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MED gets new department of medicine chair

Infectious diseases expert David Coleman will build on research strengths

David Coleman was previously interim chair of the Yale School of Medicine’s department of internal medicine.

A caring young doctor named James Kildare greatly influenced David Coleman’s decision to pursue a career in medicine. That’s right, the protagonist from Dr. Kildare, a TV show from the early 1960s, was a deciding factor in the career choice of the new chair of the School of Medicine’s department of medicine.

“The show gave me my first glimpse of what it was like to live the life of a physician,” says Coleman, who came to BU this fall from the Yale School of Medicine, where he was interim chair of the department of internal medicine.

It shouldn’t be surprising that a medical drama inspired him and others in his generation to become doctors, Coleman says. After all, the current show ER is prompting people to study emergency medicine. He says that the combination of medical science and the desire to help people intensified his interest in the field.

“Dr. Coleman has distinguished himself in medical administration, teaching, and clinical research,” says Karen Antman, MED dean and provost of the BU Medical Campus.

BU’s academic strength attracted Coleman to MED. “The BU School of Medicine has one of the top-ranked departments nationally in terms of the amount of research funding,” he says. “Secondly, I was impressed by the nature of the mission of Boston Medical Center to provide care to underserved patients regardless of their ability to pay for treatment. That’s not consistently the case at every academic medical center.”

Coleman plans to develop his department’s already impressive research capabilities, including investigations into the cause and treatment of cancer and cardiovascular and pulmonary diseases. He also aims to identify new approaches to interdisciplinary research. “I’d like to expand both the volume and the quality of the clinical program in the department of medicine,” he says, “and to continue to develop educational programs that are innovative and responsive to the needs of learners.”

He is especially excited about the federally funded National Emerging Infectious Diseases Laboratory, which is being built by the BU Medical Center. “Clearly the institution is going to be one of the few international foci of research on new infectious diseases,” he says, “and I think this is going to be an initiative that will really change the face of the Medical Campus.”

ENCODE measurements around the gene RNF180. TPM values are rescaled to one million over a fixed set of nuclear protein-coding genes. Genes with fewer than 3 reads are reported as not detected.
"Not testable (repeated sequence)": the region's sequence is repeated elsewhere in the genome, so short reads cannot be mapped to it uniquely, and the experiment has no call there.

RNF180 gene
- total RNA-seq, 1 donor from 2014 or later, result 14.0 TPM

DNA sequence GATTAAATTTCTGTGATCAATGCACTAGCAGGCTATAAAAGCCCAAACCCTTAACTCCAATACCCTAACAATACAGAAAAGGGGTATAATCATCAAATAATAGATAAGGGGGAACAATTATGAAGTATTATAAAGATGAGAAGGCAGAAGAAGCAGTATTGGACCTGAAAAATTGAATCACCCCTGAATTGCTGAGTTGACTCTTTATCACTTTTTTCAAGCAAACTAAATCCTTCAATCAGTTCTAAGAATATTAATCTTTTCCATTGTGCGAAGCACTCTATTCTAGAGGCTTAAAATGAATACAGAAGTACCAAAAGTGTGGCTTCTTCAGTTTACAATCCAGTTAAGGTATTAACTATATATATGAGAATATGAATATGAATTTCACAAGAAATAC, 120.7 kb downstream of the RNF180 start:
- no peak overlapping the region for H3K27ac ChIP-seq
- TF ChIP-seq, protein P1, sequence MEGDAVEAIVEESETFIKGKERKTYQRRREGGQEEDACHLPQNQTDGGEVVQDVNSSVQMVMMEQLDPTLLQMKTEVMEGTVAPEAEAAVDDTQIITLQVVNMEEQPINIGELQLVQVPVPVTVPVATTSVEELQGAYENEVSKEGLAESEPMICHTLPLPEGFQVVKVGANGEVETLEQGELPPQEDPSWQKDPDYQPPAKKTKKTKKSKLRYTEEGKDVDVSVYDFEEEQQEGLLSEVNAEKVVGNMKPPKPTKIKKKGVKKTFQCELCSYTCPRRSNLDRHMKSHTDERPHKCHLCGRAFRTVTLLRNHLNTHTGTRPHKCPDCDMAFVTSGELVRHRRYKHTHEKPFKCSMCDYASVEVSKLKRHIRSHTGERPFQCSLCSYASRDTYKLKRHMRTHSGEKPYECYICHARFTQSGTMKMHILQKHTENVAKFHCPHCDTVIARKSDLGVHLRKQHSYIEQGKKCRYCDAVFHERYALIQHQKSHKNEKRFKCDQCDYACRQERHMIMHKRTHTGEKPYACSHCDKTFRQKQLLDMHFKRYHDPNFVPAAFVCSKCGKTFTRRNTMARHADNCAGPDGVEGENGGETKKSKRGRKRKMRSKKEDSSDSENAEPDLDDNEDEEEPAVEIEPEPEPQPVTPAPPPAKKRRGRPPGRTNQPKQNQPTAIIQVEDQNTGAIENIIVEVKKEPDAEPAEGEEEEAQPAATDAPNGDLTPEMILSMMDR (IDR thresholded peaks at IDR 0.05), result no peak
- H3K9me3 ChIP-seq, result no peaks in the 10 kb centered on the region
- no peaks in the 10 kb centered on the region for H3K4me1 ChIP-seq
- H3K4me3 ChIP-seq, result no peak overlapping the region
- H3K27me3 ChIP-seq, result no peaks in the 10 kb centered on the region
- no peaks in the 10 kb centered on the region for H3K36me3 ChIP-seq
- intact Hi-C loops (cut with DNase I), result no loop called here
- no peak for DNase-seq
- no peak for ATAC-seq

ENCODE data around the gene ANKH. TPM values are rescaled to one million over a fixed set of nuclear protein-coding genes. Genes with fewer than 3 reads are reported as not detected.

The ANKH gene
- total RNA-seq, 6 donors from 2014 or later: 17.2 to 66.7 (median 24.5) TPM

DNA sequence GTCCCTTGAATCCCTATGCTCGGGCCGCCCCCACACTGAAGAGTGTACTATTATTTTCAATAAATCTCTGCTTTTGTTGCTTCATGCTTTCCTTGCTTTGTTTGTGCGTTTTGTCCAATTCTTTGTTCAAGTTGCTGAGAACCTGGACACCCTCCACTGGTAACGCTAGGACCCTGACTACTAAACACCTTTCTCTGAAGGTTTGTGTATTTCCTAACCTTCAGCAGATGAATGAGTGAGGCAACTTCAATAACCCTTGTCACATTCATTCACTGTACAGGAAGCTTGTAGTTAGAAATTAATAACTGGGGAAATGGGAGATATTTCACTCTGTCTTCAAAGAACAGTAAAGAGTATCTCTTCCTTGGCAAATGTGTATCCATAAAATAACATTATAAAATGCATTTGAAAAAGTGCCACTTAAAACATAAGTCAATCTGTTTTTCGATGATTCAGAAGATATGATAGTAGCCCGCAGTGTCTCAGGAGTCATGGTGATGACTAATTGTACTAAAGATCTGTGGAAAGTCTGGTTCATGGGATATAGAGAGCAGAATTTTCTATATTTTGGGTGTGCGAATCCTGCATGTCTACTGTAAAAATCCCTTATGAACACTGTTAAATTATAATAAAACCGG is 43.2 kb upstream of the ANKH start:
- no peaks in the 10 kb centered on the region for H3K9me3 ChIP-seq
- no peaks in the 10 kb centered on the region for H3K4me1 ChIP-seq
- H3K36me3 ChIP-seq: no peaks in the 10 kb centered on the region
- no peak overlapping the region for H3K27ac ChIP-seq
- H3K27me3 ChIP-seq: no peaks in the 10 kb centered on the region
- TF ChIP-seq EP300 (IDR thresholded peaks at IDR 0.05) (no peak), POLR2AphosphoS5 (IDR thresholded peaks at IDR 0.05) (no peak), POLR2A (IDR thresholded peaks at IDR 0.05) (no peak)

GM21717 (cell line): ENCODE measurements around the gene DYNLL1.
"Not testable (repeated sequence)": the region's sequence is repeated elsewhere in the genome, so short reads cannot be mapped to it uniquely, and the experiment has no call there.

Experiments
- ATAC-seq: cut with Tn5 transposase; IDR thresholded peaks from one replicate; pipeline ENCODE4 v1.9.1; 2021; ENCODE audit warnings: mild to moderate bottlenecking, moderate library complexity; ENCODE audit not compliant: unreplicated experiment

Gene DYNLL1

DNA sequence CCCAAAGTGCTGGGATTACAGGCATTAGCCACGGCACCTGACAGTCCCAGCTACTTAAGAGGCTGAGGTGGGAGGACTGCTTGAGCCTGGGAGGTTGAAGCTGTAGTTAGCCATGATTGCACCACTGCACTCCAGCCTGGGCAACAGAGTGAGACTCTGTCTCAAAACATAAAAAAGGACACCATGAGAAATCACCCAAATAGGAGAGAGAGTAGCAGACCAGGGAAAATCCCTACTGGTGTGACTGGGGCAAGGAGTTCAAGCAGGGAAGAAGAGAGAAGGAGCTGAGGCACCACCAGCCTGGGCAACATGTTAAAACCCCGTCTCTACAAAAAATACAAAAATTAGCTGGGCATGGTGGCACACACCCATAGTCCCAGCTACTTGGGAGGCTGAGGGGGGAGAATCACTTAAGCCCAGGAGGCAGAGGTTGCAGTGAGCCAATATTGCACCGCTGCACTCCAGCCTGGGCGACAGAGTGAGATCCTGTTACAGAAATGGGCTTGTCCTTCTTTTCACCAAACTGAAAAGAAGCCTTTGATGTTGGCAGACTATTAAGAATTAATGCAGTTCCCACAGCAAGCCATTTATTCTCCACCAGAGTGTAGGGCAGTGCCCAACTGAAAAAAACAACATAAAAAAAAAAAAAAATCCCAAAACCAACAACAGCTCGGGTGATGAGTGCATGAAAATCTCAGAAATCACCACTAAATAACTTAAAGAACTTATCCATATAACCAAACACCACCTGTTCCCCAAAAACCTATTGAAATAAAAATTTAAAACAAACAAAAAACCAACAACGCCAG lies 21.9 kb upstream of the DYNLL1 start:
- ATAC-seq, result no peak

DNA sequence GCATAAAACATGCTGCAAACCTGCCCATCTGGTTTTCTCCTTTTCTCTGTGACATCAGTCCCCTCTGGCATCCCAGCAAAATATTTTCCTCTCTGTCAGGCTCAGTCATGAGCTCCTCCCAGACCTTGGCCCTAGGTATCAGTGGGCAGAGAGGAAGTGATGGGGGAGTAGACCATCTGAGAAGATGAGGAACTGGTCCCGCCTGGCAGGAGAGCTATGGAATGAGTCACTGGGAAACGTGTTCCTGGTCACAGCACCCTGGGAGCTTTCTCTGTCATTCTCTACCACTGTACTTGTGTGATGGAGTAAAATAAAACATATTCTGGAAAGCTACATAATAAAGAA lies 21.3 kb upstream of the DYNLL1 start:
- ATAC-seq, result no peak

Coleman has a long-standing interest in the study of infectious diseases — a dynamic, constantly changing research area. “I like the intersection of a pathogen and the host defenses that develop to try to contain and eliminate that pathogen,” he says. Much of his research has centered on the mechanisms of activating immune cells, especially macrophages, which are the cells that devour pathogens.

Coleman was also appointed MED’s Wade Professor of Medicine; chief of the division of medicine at Boston Medical Center, the school’s main teaching hospital; president of the Evans Medical Foundation, the faculty practice plan for the department of medicine; and director of the Evans Memorial Department of Clinical Research.

“We are fortunate to have a person of his caliber for these important leadership positions at Boston University Medical Center,” Antman says.

The Oakland native earned a medical degree from the University of California, San Francisco, in 1976, and completed his residency in the department of internal medicine at Yale–New Haven Hospital, where he served as chief resident and instructor in medicine. In 1982, Coleman completed a fellowship in infectious diseases at Yale University School of Medicine. From 1989 to 1992 he was chief of the section of infectious diseases at the Veterans Affairs Medical Center in West Haven, Conn. His has served as chief of the section of infectious diseases at the Veterans Affairs Medical Center in Denver, Colo., acting chief of staff for the Veterans Affairs Connecticut Healthcare System, and acting chief of the section of infectious disease at Yale School of Medicine.